Netflixable? “The Veil” hides behind a barbarian’s leathers


In the netherscape of Sword and Sorcery Land, a lad takes his training and his lessons from his father.

“You must draw from your surroundings,” the would-be warrior’s dad (Adam Gregory) counsels, dropping the tweenage kid again. Find strength on the ground you fight upon, in other words.

And so the boy knocks down his dad and grows up to wear the furs, leather and the facepaint, to wield a samurai sword and all manner of machete and battleaxe, to vanquish his enemies and spill blood.

He will save the princess and protect “The Veil.”

Well, first he slaps a princess (Alexandra Harris). The Warrior (William Levy) has his motives. And he has her dad’s “sacred” sword because he killed the old man rather than let him “save” his daughter from capture (by stabbing her to death).

“The Veil” is a mud and blood quest fantasy of the “Conan” school, and calling it a B-movie insults a rich tradition of cheap but entertaining Bs.

Left for dead by an opportunistic comrade (Nick E. Tarabay), The Warrior must survive his wounds, recover his health, recover the Desert Princess and have his revenge. On somebody. The Emperor, maybe? That’s how these things usually go.

I know. I’ve watched them all. Something about that pre-history “never history” of Conan the Barbarian and his ilk, tales set in a Dark Age of steel and sinew, lures me in. European or Chinese, Japanese or Indian, I dive into the leather, the big-haired maidens and witches, the stentorian comic book trash talk and prophesy.

“The world of war has given birth to a great warrior. His enemies shall fall by a sword not of man.”

Hallucinations, magic herbs and a second princess — “Zera didn’t mean to harm you. She only wants to know your soul.” — in a peaceful, “we do not kill here” land. Except “You are not welcome here.” Well, was his capture by Zera (Serinda Swan, straight out of the “Steel Magnolias” hair salon) foretold, or not?


A hero needs a sidekick, and Aysel (William Moseley) fills that bill. He’s a bit of a hippy with a “Teach me how to FIGHT them” Jones. Aysel has bigger-than-sidekick ambitions.

“Now KILL me” is his first lesson. “Or I will kill YOU.”

Yes, it’s an insanely silly, dippy installment in a generally dippy genre. Lots of romantic pauses by scenic streams and remote lakes. And this.

“All you’ve ever known is war. One self pitting against the self of another. It is the world of man. And to you, it’s real.”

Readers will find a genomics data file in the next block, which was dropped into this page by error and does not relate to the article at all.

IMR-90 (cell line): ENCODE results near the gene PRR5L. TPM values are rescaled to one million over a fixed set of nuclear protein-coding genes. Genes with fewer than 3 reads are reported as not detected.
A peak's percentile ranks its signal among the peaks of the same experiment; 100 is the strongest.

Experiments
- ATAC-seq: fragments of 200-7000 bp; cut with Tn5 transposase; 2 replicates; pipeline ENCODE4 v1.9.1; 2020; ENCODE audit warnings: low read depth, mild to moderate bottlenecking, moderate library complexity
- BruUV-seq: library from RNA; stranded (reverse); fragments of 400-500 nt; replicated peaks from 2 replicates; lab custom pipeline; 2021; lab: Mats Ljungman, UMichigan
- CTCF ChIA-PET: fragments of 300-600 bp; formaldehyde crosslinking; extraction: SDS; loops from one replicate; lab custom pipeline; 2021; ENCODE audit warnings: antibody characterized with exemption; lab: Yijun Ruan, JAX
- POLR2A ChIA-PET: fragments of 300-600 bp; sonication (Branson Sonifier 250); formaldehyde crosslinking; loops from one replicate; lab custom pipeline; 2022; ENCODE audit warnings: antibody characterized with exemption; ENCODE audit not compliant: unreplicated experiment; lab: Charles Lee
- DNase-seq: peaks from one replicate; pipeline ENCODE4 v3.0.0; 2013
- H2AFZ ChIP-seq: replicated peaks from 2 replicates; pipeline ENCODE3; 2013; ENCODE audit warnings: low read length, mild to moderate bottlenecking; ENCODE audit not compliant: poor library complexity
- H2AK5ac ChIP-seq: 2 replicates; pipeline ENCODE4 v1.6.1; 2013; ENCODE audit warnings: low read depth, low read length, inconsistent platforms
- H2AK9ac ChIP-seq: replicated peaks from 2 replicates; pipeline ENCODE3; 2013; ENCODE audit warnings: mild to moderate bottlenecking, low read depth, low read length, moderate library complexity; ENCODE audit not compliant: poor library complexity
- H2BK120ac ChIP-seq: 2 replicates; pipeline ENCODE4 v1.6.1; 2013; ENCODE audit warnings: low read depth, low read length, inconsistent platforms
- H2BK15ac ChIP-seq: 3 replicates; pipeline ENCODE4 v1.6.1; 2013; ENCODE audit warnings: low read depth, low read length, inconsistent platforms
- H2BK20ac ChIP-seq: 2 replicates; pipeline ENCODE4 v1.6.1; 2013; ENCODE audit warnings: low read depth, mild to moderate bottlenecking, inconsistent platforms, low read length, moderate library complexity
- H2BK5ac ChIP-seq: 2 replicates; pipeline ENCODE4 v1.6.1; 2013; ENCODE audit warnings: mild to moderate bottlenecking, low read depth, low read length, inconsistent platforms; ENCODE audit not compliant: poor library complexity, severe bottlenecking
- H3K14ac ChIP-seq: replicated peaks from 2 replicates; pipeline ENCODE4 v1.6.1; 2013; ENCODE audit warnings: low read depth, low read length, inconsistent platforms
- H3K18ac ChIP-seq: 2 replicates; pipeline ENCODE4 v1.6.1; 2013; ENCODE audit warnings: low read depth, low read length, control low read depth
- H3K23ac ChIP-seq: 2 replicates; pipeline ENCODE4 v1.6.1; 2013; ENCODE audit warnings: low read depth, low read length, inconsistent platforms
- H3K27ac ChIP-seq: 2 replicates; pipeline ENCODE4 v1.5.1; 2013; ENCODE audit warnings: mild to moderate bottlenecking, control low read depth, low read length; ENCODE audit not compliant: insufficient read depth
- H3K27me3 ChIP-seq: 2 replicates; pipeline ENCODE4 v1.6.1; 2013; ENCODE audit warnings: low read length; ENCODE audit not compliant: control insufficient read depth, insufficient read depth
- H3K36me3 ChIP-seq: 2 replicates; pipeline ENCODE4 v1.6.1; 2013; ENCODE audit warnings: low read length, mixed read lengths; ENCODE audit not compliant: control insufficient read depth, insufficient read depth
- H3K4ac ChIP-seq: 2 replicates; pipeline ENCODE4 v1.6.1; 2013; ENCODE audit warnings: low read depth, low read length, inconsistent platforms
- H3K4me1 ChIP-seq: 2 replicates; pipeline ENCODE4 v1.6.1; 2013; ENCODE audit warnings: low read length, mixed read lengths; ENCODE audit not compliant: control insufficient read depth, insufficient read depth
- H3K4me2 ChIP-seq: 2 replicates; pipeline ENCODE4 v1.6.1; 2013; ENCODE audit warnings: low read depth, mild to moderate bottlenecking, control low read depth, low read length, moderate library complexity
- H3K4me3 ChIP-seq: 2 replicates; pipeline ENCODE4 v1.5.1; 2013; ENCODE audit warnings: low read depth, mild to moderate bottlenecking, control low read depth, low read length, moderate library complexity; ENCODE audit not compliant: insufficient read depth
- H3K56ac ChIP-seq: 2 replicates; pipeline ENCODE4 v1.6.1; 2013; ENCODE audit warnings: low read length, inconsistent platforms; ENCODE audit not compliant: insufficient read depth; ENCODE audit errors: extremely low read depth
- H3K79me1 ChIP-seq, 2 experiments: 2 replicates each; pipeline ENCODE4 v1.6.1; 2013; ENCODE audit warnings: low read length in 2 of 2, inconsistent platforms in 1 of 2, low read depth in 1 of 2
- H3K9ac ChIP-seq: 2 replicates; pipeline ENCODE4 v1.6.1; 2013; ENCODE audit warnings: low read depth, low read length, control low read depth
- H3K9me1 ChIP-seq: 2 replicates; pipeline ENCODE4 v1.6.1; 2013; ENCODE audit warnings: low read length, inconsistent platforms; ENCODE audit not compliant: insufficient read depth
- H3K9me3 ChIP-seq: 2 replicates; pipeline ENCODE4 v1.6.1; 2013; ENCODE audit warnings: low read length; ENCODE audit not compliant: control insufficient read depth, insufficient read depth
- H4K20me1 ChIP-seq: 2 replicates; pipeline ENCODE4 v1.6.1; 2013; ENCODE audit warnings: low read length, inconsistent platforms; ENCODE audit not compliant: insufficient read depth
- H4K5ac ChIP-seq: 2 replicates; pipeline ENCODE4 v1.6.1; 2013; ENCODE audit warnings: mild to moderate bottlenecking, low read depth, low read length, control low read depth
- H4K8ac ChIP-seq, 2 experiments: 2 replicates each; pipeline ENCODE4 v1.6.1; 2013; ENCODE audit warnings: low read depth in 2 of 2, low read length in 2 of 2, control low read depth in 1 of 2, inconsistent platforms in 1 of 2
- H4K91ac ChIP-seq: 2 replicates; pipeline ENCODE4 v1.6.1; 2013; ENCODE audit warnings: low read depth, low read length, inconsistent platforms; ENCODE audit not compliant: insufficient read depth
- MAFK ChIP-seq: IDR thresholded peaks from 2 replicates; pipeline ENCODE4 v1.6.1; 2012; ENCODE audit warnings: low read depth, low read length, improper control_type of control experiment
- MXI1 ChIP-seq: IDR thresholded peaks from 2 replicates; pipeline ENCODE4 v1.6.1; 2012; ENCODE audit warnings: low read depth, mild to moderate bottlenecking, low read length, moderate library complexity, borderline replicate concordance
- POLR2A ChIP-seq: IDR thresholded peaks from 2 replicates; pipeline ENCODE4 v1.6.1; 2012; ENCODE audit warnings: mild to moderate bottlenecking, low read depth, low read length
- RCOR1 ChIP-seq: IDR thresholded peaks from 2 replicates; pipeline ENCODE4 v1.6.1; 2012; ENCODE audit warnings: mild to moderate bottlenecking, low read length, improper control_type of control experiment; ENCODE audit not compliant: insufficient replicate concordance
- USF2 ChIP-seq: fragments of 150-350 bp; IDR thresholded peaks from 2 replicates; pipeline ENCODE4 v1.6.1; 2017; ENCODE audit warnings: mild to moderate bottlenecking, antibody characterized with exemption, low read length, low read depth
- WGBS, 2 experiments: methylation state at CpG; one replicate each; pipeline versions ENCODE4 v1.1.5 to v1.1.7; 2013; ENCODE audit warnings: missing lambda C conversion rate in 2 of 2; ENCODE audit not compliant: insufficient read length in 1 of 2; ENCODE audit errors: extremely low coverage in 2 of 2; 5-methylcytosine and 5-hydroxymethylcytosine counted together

That Zera could talk the stubble right off a dark-eyed warrior, I tell you what.

Love the gauntlets — sharp elbows for stabbing — love the tents, clever to include a herd of buffalo (filmed in strikingly barbaric Oklahoma), like the costumes, underwhelmed by the swords.

The Cuban Levy has that Christopher Lambert “Highlander” accent requisite to many a sword and sorcery C-movie. Of course, it’s not the accent, it’s the shirtless chest it murmurs out of that counts.

The acting in general isn’t anything to pack onto an audition reel.

They didn’t have a lot of money to make this thing, but the production values are solid, not quite up to the Dark Ages Vikings vs. Brits series, “The Last Kingdom,” but aside from the anachronistic haircuts and middling hardware, not bad.

But the script is a mish-mash of tedious prophetic nonsense, the fights humdrum and the scenes between the fights are unalloyed, uninterrupted tedium.

Where’s the villain? Tardy, or just AWOL? AWOL it is. For most of the movie.

And about this titular “Veil.” It’s a hallucinogenic mask that hides reality from the wearer, blinds him or her and incites visions of prophesies. Nobody calls it a “Veil.” Not that I heard.


MPAA Rating: unrated, violence

Cast: William Levy, William Moseley, Serinda Swan, Nadia Comaneci, Adam Gregory

Credits:Directed by Brent Ryan Green, script by Jeff Goldberg. A Toy Gun release.

Running time: 1:25

About Roger Moore

Movie Critic, formerly with McClatchy-Tribune News Service, Orlando Sentinel, published in Spin Magazine, The World and now published here, Orlando Magazine, Autoweek Magazine
This entry was posted in Reviews, previews, profiles and movie news. Bookmark the permalink.